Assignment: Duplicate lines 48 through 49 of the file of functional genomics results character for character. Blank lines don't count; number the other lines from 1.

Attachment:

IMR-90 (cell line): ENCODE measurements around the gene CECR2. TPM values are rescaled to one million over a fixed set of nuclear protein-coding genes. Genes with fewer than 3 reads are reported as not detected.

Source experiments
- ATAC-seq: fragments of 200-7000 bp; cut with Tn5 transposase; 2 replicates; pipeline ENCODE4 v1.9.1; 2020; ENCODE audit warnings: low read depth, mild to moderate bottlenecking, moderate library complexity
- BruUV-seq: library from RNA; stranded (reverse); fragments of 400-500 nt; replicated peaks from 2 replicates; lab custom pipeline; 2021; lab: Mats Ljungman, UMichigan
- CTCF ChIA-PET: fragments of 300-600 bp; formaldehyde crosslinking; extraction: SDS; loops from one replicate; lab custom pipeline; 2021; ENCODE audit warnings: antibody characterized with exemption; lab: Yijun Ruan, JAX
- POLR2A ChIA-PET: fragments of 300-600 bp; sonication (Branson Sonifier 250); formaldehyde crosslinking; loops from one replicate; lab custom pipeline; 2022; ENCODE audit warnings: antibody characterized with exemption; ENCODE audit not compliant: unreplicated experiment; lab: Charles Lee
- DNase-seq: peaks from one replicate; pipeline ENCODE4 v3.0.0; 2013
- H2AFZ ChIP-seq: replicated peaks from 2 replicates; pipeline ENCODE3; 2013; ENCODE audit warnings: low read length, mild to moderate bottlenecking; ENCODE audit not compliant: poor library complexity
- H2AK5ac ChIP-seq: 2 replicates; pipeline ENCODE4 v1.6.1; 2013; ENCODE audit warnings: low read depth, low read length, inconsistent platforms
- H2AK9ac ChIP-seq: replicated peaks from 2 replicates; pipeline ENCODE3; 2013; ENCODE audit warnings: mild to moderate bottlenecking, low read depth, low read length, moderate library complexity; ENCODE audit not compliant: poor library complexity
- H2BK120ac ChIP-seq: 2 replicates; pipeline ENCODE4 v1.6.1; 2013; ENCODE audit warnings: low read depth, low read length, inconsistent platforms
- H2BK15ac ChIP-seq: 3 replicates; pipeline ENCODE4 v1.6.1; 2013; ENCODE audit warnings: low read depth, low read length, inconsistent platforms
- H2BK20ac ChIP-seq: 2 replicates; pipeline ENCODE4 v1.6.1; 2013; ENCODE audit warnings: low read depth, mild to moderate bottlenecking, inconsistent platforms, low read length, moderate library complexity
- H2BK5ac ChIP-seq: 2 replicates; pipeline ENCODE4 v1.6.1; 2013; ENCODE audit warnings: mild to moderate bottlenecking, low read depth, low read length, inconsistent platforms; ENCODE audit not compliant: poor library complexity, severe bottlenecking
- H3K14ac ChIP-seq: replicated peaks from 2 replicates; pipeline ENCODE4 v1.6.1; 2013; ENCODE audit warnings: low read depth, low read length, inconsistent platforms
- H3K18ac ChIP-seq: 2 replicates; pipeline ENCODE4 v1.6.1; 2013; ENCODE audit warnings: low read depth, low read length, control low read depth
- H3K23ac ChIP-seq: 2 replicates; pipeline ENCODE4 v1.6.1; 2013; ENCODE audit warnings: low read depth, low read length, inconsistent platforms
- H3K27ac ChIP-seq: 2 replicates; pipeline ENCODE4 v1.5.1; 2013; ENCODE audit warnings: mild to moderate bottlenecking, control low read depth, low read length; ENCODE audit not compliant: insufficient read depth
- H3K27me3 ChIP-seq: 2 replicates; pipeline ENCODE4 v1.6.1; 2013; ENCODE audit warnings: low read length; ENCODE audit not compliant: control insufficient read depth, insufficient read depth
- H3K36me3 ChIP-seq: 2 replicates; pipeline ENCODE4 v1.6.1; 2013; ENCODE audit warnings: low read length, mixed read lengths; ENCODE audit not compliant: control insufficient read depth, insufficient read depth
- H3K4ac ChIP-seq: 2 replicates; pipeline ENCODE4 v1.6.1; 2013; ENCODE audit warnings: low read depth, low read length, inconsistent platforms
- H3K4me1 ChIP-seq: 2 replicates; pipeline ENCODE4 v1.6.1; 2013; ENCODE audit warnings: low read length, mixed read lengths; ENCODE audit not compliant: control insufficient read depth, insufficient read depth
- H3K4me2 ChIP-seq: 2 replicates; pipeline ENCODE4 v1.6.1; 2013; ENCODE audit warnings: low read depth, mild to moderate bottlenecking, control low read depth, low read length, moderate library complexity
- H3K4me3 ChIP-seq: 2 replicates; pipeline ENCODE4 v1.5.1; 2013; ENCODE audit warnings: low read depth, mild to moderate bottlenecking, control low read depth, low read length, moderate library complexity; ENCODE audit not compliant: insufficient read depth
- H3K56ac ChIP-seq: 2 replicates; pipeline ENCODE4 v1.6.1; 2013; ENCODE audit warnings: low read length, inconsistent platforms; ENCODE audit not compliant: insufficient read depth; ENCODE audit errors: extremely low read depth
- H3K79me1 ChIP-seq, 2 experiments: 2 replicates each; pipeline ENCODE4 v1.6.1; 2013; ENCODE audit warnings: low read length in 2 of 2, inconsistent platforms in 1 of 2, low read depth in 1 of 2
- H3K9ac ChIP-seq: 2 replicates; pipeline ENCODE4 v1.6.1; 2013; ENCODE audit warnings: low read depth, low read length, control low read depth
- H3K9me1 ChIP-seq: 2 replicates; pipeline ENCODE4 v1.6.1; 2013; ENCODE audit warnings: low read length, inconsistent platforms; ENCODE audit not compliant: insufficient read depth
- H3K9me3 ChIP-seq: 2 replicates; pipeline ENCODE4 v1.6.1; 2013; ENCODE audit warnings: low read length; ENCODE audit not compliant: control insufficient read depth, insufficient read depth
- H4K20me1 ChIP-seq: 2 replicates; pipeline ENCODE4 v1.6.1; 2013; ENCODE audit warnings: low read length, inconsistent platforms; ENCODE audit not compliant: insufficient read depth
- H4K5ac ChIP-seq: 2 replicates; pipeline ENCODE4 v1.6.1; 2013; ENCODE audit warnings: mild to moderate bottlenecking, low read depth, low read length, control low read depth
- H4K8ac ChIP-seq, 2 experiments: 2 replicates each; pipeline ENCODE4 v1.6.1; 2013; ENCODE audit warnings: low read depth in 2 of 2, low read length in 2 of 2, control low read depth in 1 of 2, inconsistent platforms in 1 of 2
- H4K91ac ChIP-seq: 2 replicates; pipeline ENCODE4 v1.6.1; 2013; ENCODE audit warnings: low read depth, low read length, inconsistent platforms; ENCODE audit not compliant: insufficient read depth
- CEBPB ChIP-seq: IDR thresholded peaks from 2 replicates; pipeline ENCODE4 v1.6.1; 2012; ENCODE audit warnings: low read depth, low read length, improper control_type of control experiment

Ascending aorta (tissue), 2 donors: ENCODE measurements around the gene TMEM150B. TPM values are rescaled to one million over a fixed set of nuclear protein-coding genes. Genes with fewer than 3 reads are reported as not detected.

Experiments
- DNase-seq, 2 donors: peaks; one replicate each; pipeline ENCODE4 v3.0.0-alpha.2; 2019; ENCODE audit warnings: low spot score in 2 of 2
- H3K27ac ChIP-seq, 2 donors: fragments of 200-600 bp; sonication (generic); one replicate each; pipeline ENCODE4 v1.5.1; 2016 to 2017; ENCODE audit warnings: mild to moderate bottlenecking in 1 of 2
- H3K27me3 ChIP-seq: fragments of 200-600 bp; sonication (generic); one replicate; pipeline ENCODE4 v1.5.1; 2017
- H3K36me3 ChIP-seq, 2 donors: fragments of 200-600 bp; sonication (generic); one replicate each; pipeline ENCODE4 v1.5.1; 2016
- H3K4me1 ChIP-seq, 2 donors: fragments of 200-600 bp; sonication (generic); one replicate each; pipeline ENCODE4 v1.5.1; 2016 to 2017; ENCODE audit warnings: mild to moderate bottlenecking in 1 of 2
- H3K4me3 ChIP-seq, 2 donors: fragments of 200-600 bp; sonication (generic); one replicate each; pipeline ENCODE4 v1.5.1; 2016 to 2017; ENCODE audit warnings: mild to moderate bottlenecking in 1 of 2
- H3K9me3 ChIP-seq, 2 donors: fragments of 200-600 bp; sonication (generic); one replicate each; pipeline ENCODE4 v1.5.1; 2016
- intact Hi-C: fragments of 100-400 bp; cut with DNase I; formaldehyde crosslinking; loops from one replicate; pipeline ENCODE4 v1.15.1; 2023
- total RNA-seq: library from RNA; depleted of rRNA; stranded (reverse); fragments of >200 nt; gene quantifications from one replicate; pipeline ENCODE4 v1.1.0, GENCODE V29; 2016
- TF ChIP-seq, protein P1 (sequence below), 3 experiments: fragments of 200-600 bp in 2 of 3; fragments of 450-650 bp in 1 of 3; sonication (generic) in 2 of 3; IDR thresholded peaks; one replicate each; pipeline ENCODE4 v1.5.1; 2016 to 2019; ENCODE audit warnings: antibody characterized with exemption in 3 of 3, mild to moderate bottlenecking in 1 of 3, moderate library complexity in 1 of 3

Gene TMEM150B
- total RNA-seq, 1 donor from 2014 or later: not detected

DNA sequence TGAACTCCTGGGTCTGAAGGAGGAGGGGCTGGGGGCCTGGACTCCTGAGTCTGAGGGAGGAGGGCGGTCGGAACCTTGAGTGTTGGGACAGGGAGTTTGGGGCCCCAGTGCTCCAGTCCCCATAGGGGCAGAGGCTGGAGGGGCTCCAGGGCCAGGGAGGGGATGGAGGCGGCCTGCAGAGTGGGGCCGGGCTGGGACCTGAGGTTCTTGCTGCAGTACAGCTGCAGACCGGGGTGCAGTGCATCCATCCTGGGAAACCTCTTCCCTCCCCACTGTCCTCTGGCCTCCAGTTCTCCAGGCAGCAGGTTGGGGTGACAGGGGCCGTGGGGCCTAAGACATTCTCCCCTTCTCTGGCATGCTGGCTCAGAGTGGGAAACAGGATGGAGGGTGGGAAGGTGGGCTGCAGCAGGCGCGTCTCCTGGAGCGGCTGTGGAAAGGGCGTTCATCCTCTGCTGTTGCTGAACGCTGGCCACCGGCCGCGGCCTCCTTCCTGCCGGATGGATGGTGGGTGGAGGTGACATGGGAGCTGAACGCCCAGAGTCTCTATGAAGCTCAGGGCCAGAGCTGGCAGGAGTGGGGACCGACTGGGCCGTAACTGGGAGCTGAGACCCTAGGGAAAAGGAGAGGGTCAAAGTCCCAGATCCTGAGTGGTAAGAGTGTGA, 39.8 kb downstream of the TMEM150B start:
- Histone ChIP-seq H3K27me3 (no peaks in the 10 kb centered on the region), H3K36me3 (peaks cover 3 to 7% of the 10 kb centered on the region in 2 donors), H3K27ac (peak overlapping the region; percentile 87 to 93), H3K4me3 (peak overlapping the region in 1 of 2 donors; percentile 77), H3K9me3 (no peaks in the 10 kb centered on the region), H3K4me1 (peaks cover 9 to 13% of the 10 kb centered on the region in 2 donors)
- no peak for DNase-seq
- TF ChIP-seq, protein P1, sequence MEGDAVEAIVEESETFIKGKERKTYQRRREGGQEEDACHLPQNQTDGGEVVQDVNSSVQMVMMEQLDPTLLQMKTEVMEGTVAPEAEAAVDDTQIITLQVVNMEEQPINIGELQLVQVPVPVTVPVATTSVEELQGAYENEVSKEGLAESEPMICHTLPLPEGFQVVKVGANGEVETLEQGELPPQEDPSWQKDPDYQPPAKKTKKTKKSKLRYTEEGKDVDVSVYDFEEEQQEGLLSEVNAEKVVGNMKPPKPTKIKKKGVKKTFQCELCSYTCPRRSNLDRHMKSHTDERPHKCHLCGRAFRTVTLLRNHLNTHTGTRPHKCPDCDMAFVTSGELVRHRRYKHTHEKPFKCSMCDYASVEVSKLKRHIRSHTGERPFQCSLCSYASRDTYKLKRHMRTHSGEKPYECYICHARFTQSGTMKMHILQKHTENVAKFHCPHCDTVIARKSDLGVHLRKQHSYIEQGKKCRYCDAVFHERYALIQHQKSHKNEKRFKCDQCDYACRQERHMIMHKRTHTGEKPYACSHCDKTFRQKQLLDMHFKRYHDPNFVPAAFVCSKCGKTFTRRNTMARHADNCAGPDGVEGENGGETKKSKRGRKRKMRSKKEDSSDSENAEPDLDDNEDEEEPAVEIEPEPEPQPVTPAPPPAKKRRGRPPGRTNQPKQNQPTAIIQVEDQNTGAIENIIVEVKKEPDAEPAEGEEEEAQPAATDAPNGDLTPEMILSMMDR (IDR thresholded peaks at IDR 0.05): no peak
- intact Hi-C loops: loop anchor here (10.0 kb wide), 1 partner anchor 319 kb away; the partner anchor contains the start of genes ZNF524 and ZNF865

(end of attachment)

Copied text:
- total RNA-seq, 1 donor from 2014 or later: not detected

DNA sequence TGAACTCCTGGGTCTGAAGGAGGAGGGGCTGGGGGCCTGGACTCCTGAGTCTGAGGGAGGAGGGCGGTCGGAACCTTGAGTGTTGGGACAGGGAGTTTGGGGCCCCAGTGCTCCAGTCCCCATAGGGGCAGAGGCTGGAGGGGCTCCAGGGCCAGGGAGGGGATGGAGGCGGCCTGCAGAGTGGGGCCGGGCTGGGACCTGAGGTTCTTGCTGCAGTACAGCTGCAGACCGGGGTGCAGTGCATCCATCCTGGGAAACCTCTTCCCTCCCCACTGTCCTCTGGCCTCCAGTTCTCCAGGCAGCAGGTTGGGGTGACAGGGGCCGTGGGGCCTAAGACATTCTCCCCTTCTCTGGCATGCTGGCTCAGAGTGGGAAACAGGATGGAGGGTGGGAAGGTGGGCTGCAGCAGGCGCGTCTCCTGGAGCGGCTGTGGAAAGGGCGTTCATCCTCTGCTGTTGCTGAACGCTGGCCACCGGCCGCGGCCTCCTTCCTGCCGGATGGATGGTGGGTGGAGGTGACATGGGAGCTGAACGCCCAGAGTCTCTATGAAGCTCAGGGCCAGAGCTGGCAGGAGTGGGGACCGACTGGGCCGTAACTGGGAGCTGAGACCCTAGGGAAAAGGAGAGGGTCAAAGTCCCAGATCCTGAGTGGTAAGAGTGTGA, 39.8 kb downstream of the TMEM150B start: